I’m going to start by saying that I’m in no way an expert at geocaching. I’m not sure if there actually are experts, but if there are, I’m not one of them. I don’t know everything there is to know about the hobby, but since Jon and I started doing it, I’ve had a lot of friends ask about it. A couple people said it sounded interesting but they weren’t sure where to start, so I thought I’d put together this little informational post for anyone who’s curious about doing it or just wants to know what I’m talking about when I blog about geocaching.
1. What is geocaching and what exactly is a geocache? – Geocaching is an activity that uses GPS coordinates to help you find a container. That container is the geocache. Geocaches come in several sizes, and ones that can hold stuff will have small toys and treasures for trade. All geocaches will have a log to sign, though it’s recommended to always carry a pen on you since really small caches can’t hold a writing utensil.
2. So I can find the cache and take all of the stuff? – I suppose you could, if you were a jerkface. The main rule of geocaching etiquette is that if you take something, you leave something of equal value. We have a stash of small toys from garage sales and happy meals that we leave at caches. We also tend to take toys from one cache and put them in another one later on. It’s not always toys either. Some caches have themed items and items that will help you make your own cache. You can leave stuff without taking anything as well.
3. I live in a city. If people are hiding stuff, all the caches must be out in the woods, right? – Nope. There are geocaches everywhere. Nature caches can be found in woods, in fields, on bridges, along nature trails. City or urban caches can be found in the same kinds of spots, along wooded park areas, on bridges, along walking trails. There are even caches hidden in lamps and parking lots.
4. But not in the middle of nowhere in my tiny town, probably? – Dude…they’re everywhere. Having said that, we have traveled through a few really small towns that didn’t seem to have any, at least none that came up in our app search. That doesn’t mean they weren’t there. Even if by some chance you’re immediate town doesn’t have any, you’ll likely be able to find some within a 25 mile radius. Geocaches are all over the world and more are being hidden every day. There’s even one in space!
5. Okay, I’ll bite. How do I out if there are any near me? – Go to www.geocaching.com and sign up for a free account. Then you can do a search for nearby caches using your address or zipcode. While you’re there, explore the site. Read some articles and watch their tutorial videos. They’ll give you a lot more information on geocaching rules and types of caches you can find. If you do start geocaching, this is the site where you’ll log all your finds.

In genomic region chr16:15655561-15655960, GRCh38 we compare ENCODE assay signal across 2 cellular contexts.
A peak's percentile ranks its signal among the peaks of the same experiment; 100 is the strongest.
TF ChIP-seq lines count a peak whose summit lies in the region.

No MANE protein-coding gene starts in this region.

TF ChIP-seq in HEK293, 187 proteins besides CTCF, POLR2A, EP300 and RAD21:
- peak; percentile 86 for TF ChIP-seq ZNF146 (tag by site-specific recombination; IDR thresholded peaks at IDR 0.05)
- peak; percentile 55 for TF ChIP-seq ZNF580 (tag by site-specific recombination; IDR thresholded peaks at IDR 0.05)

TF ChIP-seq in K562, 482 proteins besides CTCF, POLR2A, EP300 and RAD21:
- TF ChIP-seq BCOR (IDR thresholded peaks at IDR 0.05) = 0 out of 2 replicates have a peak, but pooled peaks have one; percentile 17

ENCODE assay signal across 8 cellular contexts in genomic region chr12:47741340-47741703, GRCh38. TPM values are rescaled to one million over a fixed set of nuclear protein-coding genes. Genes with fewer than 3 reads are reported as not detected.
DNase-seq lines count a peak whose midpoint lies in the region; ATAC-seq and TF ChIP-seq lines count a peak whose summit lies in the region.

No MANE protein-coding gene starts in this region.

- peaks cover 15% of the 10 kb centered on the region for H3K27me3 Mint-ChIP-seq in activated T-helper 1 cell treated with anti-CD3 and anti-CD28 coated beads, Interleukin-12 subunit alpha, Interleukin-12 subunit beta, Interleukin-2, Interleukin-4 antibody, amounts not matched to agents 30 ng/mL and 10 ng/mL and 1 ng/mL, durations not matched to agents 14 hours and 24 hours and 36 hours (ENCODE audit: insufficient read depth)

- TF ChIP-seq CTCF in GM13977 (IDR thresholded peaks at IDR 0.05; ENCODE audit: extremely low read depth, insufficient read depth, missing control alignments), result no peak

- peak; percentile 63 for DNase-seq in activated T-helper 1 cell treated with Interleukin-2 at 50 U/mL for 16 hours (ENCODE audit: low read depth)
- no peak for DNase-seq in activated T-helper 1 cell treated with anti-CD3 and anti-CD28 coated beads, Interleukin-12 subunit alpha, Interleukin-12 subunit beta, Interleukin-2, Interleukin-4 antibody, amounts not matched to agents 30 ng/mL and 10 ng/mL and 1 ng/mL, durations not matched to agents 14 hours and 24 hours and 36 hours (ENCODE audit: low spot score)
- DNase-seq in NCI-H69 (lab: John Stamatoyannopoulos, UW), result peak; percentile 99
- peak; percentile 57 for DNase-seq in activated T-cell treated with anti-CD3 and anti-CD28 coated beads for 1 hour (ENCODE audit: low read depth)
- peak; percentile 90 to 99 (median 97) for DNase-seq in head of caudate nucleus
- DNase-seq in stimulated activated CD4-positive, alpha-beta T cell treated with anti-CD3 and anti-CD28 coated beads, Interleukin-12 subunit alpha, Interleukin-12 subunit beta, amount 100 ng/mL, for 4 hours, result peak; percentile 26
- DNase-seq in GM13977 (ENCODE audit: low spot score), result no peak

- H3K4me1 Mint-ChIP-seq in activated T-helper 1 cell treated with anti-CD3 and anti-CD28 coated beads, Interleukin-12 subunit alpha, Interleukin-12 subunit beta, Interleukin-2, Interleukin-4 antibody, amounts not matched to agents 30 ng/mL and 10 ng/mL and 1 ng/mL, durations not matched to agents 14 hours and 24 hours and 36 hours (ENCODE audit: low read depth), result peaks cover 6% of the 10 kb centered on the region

6. GPS involves satellites. I currently don’t own a satellite. Exactly how much money will I have to put into this? – That depends. The best tool for geocaching is a handheld GPS device. These devices start at $70 and go up from there depending on how many bells and whistles you want. You can find them cheaper on eBay, and if you’re just starting, a cheap one is all you need. If you don’t end up liking geocaching, then you can re-sell it. However, $70 is still an investment. If you have a smartphone, there are apps that will give you a compass and ways to log your finds, so you don’t need to invest anything new. We use our smartphones. The GPS isn’t always great, but it gets us there. We just have to be aware of our battery power, so we always carry a charger with us.
7. Are those the only costs? Really? – You’ll probably spend more in gas.
8. I have a GPS for my car. Will that work? – We use ours to get us to the general cache area, but our Garmin Nuvi isn’t great for taking us right to the cache spot. Sometimes a short hike is needed to get to “ground zero” (the spot of the actual coordinates), and you can only get so close with a car and an auto GPS. A handheld or smartphone is the way to go.
9. You said “hike.” I hate exercise and I’m not fond of the outdoors, so this probably isn’t for me. – Geocaching has definitely helped us increase our activity level, but that’s because we wanted it to. We try to find places to hike and walk to get to certain finds. But somedays all we do is drive around, park for a couple minutes to make the find, then get back into the car. As for being an outdoors person, you may find that geocaching isn’t your thing, and there’s nothing wrong with that. I’ve developed a better appreciation for the outdoors since we started, and now I love going out on adventures.
10. Running around and looking for containers sounds weird. Where’s the thrill? – I wondered that when I first started, too. I decided I wanted to geocache at a time when I couldn’t geocache due to physical issues, so it seemed like a thing that would prove I was better if I could do it. When I finally got brave enough to try it, I figured I’d try it a couple times and then be done. I didn’t expect it to be so addicting. Finding the cache itself is a thrill, like solving a puzzle or uncovering a treasure. Beyond that, finding caches takes you to really cool places and pretty scenery. I’ve seen so many things I didn’t even know existed because the coordinates took me to a place I wouldn’t have otherwise known about or thought to explore.
There are a lot of other details in geocaching, like travel bugs, premium accounts, and pocket queries, but I’ll save those for another post. If anyone reading this has questions, please post them in the comments and I’ll answer as best I can. I wanted this to be starter’s overview, and I would definitely invite anyone with even a touch of interest to give this a try.